It's 3 p.m. Friday. I meet Steve Cooper, a third-year College student, at the Bank of America on the Corner. He's dressed to impress in a fitted, gray, Armani Exchange shirt and Abercrombie cargo pants. Patterned socks to match, leading into his Adam Derrick shiny black shoes.
"I'm not dressed up," Steve says. "It's what I think looks fly."
I have to agree. The boy looks good. Most guys at U.Va. wouldn't be able to pull off the fitted Armani.
"I work out every other day," Steve says. "I want to look good. Nobody works out because they want to be strong, unless they play sports. It's all aesthetics."
While we wait for the photographer to arrive, Steve and I chat. He notices me eyeing his blond-tipped hair.
"I do it myself. $8. Loréal La Petite frost," he explains.
If there's a reason why Steve doesn't look like a typical U.Va. student, it's because he isn't one. After playing basketball for a year at Columbia University in New York City, Steve transferred to Emory University in Atlanta. After a year there, Steve sought out U.Va.
"It's better for my majors, English and music, and closer to home," he explains.
Home, for this "Real World" hopeful, is Silver Spring, Maryland.
When we arrive at the Biltmore at 3:15 p.m., Steve picks up an application and gets a red ink number on his hand. He's number 379. The guy at door calls for number 200. We sit down while Steve fills out the paper work and the photographer does her thing.
"THE THING THAT SCARES ME MOST IS..." Steve writes "losing my parents."
"If I ever sign a lucrative record deal, the first thing I would do is ship my parents out to Hawaii," he writes.
Steve has recorded several CDs of the electronic music that he creates on his keyboard.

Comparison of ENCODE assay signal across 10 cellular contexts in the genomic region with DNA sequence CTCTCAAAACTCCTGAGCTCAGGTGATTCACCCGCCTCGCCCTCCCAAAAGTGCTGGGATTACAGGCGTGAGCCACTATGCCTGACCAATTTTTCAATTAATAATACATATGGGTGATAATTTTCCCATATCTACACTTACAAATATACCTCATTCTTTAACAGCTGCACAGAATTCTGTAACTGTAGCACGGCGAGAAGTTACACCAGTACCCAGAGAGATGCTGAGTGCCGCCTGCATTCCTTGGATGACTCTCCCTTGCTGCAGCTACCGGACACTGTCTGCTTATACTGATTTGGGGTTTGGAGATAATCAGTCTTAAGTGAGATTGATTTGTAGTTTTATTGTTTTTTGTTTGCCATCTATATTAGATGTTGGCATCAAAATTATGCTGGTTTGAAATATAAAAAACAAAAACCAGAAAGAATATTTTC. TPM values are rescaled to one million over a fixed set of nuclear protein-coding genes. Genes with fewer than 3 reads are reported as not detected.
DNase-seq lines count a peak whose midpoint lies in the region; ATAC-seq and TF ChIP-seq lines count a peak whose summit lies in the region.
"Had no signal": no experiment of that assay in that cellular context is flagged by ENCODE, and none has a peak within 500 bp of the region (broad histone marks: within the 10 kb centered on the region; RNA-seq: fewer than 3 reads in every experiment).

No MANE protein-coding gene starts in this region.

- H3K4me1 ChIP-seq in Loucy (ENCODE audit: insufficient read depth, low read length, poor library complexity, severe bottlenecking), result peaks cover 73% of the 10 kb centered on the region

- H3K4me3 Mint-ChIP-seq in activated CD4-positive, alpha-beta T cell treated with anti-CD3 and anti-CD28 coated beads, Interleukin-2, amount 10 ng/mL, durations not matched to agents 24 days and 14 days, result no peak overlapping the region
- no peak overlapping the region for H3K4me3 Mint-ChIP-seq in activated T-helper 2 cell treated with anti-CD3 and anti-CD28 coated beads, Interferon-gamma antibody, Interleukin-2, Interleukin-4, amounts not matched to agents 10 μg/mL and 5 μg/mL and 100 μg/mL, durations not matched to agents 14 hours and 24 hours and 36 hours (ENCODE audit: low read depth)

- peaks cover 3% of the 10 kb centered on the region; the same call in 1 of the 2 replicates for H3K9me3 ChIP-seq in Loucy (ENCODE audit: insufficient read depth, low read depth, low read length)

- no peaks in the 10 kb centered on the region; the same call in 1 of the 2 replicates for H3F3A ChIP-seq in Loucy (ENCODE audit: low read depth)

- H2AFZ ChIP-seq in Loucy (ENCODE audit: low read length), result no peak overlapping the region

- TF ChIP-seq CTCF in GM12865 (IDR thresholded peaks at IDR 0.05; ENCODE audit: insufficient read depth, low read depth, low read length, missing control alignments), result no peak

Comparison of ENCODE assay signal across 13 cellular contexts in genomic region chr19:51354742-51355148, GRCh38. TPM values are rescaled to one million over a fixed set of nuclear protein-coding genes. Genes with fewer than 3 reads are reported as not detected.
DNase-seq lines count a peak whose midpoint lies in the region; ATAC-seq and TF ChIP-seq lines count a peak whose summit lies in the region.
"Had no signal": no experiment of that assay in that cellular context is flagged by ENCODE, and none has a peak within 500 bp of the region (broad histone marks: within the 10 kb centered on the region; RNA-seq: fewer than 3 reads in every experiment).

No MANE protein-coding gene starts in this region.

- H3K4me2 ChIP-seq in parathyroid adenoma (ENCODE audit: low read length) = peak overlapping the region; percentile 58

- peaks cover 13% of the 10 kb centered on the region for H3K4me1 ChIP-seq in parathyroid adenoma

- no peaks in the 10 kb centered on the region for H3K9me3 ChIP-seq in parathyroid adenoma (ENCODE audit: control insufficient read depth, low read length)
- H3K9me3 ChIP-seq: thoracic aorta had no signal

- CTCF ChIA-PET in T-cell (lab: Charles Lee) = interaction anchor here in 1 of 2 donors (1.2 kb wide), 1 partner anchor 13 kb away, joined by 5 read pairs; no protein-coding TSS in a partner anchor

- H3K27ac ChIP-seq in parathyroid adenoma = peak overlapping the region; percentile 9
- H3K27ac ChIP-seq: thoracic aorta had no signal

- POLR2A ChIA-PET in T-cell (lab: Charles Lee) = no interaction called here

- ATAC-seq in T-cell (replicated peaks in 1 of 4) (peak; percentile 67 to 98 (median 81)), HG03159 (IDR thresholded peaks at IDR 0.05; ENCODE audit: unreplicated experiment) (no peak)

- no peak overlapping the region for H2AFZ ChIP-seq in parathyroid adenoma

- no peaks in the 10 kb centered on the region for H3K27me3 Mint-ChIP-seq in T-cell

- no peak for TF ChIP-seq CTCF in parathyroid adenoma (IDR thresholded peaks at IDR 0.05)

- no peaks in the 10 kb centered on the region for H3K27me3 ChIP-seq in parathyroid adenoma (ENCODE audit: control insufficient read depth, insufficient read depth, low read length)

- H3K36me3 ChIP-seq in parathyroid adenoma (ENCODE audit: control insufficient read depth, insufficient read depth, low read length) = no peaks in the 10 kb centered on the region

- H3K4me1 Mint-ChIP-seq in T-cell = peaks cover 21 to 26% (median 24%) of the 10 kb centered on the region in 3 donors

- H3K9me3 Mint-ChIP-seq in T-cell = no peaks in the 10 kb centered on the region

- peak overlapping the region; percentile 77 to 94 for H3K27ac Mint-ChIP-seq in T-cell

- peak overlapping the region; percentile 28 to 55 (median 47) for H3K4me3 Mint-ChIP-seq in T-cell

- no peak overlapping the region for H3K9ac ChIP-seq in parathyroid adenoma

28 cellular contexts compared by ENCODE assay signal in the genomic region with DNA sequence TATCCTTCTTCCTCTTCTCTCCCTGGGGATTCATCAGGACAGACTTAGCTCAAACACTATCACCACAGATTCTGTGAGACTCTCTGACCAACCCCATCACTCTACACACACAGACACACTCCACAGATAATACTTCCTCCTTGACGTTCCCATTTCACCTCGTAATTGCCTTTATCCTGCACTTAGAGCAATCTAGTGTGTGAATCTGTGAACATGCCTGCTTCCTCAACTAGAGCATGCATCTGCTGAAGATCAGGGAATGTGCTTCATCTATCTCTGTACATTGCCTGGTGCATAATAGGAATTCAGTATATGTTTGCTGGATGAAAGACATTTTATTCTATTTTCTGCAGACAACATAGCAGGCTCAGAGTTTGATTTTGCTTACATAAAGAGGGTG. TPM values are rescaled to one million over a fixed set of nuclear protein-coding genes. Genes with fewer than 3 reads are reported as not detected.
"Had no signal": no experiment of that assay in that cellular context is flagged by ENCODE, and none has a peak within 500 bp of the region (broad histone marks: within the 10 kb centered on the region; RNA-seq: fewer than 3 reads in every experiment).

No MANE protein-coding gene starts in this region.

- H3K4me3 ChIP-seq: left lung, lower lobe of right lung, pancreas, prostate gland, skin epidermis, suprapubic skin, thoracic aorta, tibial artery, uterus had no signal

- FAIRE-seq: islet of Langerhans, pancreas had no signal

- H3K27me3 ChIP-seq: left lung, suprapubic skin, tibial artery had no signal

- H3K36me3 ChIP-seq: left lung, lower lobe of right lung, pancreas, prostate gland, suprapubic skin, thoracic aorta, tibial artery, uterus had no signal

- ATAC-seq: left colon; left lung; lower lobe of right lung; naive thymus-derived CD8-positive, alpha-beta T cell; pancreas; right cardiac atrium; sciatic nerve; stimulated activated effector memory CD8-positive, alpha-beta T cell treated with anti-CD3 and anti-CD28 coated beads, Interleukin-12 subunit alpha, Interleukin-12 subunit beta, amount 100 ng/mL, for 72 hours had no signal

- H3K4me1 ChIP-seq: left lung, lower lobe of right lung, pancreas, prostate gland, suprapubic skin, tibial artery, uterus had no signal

From what I've seen, this guy is perfect for "The Real World." I decide I am never watching MTV again if Steve Cooper doesn't make the show.
The street outside the Biltmore isn't as crowded as I would have imagined. The range of students and locals waiting to try out is diverse. It's a welcome change to see black leather and spiked hair outside the bar, rather than the weekend standard of flannels, black pants and miniskirts.
While Steve fills out his questionnaire, I talk to Natanya Mitchell, a fourth-year College student from Brooklyn. Her friends have always told her that she should try out for the show.
"I'm straightforward. They say I'm a Lauryn Hill lookalike. I've got the urban edge," Mitchell said.
Being on "The Real World," she says, is something she has always wanted to do.
Steve finishes his application. An MTV crewmember calls number 211. Like the rest of the hopefuls in the street, we sit and wait. Unlike most of the others lining the sidewalk, Steve is sedate. He looks deep in thought, perhaps considering what it would mean to spend four and a half months with six or seven strangers in some remote location or trapped in an RV.
"It seems as though opportunities open up for you after the show," he reflects. He mentions Rebecca Lord, a fourth-year College student who appeared in the Seattle cast, who went on to model for Abercrombie & Fitch. Steve is hopeful.
"A record deal would be great," he says.
Alice Ours, a third-year College student from Cleveland, Ohio, just finished her group interview with Jerome Singletary, the Executive Coordinator for Bunim-Murray productions, the agency responsible for casting the two MTV programs.
"He asked me all of these sex questions," Ours says. "I was uncomfortable talking about them in front of my fellow classmates."
Steve, however, isn't fazed.
"I hope they ask me if I'm a virgin, because that's a big 'Yes'," Steve says.
Unlike Alice, who doesn't want her parents to hear about her personal life on national television, Steve doesn't mind sharing his.
"Secrets are stupid," he says. "I have none. I don't think there's anything I won't answer."
Should Singletary or one of the other interviewers ask, he's willing to tell all about his own sex life.
"I'm pretty selective," he says. "I'm not going to toss [my virginity] for no reason."
Alice is beginning to look tired.
"I turned 21 yesterday," she says. "My grandmother called me at Coupe's to wish me a happy birthday."
Steve has a different view of alcohol.
"I don't do it," he says. "I have plenty of spontaneity and craziness without drinking."
Like the other 500 people who will try out here before the end of the day, Stevie Garfinkel, a fourth-year College student, is hopeful. He thinks "it'd be fun" to be on "The Real World."